At the square is the famous monument of Ban Josip Jelacic (1866.), the work of austrian sculptor Anton Dominik Fernkorn. Originally the statue was facing north, with the symbolic sword pointing towards the Hungarians, since the ban Jelacic in his time, strongly opposed the Hungarian government. The statue was removed during communism and was again placed in 1990. On the eastern side of the square is a contemporary designed fountain Manduševac, which is related to the famous story of the beginning of Zagreb. According to legend, Zagreb is named after the beautiful Manduša which, "za-grabbed" water from the wells, to offer a drink to the army that was passing there. Square was not always located in the centre of the city, but it was an empty field below the walls of Kaptol and Gradec, where the newcomers lived whom the access to the city was denied. With the expansion of the city to street Ilica and Stara Vlaška, the Ban Jelacic Square became the narrowest part of the city and today is its center.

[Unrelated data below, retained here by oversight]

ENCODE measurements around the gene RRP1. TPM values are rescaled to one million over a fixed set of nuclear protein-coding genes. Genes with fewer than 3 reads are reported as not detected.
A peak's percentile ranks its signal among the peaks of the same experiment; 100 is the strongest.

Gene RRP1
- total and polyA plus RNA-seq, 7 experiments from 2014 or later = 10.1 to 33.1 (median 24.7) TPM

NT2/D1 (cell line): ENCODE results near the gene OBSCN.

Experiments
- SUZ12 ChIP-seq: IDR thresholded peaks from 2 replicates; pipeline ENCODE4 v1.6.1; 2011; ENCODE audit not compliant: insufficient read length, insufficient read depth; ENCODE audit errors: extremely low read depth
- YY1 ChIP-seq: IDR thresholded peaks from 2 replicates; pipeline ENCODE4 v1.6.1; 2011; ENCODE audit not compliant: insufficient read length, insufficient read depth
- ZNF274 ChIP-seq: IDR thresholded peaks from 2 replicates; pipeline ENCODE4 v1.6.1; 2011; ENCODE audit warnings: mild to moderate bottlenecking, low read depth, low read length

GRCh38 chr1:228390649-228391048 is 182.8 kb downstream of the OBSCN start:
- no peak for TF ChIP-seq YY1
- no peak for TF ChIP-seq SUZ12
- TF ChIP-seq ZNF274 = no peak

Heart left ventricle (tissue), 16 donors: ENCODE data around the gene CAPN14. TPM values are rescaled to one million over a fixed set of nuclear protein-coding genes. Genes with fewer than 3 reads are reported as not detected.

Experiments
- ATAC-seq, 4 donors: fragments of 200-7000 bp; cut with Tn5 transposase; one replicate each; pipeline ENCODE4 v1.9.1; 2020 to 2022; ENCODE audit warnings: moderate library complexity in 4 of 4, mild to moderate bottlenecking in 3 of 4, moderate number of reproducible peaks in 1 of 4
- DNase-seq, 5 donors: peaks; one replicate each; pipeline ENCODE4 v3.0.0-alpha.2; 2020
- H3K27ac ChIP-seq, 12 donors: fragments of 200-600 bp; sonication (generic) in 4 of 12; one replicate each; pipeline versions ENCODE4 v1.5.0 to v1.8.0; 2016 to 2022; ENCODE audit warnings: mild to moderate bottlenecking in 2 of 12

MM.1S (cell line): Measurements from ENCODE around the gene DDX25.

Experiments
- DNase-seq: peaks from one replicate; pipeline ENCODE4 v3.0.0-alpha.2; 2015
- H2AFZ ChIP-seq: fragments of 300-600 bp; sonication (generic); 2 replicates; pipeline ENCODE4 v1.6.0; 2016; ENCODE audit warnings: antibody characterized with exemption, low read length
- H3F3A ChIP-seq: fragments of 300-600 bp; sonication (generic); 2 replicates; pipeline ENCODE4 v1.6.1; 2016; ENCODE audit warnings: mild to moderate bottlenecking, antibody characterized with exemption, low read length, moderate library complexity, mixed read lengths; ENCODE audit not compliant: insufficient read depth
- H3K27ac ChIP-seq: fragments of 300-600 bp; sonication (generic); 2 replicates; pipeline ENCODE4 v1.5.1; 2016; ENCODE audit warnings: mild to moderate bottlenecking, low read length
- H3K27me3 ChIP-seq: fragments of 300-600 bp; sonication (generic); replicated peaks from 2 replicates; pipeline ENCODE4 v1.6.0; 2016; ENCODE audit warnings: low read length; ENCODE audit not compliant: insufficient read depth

Source: Hrvatska turistička zajednica
Photo by: Mario Romulić i Dražen Stojčić